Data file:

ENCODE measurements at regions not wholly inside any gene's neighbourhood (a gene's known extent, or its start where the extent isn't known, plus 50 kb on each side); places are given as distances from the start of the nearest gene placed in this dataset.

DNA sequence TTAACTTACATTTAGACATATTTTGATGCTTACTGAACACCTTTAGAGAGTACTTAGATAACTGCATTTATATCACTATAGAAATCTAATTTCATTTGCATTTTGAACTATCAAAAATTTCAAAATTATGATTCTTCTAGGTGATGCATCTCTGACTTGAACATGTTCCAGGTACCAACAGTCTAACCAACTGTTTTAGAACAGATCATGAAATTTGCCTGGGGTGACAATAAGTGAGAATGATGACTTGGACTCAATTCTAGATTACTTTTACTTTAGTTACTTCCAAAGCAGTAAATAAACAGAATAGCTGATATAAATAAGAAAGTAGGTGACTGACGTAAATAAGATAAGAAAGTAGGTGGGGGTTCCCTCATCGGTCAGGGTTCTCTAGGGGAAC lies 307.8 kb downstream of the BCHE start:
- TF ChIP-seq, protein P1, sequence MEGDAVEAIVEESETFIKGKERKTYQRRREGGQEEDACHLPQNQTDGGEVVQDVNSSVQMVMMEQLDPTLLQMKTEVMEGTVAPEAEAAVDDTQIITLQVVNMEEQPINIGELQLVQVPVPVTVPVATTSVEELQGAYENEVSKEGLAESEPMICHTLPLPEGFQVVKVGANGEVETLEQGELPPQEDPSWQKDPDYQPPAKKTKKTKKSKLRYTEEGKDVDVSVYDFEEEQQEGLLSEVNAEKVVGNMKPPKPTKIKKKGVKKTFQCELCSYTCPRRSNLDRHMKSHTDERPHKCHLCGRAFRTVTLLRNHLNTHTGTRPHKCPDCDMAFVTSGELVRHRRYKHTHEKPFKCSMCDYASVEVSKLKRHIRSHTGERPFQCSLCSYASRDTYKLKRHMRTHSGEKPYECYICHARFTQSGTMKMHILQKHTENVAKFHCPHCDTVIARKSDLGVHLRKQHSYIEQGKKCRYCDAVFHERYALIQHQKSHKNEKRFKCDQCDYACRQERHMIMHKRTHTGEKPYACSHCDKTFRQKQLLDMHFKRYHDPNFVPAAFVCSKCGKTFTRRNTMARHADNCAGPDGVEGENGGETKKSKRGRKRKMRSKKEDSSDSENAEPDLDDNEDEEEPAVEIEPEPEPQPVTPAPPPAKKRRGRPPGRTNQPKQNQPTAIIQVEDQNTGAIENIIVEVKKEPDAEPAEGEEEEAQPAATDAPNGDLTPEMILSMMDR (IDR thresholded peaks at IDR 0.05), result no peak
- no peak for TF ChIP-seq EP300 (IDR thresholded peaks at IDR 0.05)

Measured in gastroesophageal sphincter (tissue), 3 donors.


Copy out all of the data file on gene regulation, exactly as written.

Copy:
ENCODE measurements at regions not wholly inside any gene's neighbourhood (a gene's known extent, or its start where the extent isn't known, plus 50 kb on each side); places are given as distances from the start of the nearest gene placed in this dataset.

DNA sequence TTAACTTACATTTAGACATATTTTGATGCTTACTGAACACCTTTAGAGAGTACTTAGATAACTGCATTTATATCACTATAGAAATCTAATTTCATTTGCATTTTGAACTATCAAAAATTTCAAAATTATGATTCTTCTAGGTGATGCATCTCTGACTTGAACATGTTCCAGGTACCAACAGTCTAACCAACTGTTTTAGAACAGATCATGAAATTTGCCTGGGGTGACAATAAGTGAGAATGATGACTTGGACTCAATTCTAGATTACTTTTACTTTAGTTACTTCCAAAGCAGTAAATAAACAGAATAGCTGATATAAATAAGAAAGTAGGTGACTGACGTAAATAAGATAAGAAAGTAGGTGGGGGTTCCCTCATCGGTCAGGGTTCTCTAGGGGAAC lies 307.8 kb downstream of the BCHE start:
- TF ChIP-seq, protein P1, sequence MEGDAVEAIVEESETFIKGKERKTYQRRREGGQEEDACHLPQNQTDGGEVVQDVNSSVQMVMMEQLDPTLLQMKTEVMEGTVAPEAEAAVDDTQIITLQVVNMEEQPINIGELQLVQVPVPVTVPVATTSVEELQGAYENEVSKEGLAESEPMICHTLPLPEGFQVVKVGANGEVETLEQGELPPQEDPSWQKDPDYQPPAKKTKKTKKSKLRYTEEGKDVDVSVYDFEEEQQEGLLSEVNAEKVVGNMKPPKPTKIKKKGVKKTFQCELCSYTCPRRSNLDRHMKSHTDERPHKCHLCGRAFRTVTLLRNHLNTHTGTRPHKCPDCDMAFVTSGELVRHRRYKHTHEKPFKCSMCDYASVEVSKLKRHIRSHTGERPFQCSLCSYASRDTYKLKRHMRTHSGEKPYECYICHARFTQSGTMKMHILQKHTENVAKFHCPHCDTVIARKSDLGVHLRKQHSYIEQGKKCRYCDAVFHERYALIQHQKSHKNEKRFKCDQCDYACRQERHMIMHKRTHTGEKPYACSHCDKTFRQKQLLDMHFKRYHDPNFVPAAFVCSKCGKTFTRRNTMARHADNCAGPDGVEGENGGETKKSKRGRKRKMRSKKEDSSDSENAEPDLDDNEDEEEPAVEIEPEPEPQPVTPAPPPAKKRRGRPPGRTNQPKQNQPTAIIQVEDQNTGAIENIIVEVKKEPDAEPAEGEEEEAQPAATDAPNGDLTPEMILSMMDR (IDR thresholded peaks at IDR 0.05), result no peak
- no peak for TF ChIP-seq EP300 (IDR thresholded peaks at IDR 0.05)

Measured in gastroesophageal sphincter (tissue), 3 donors.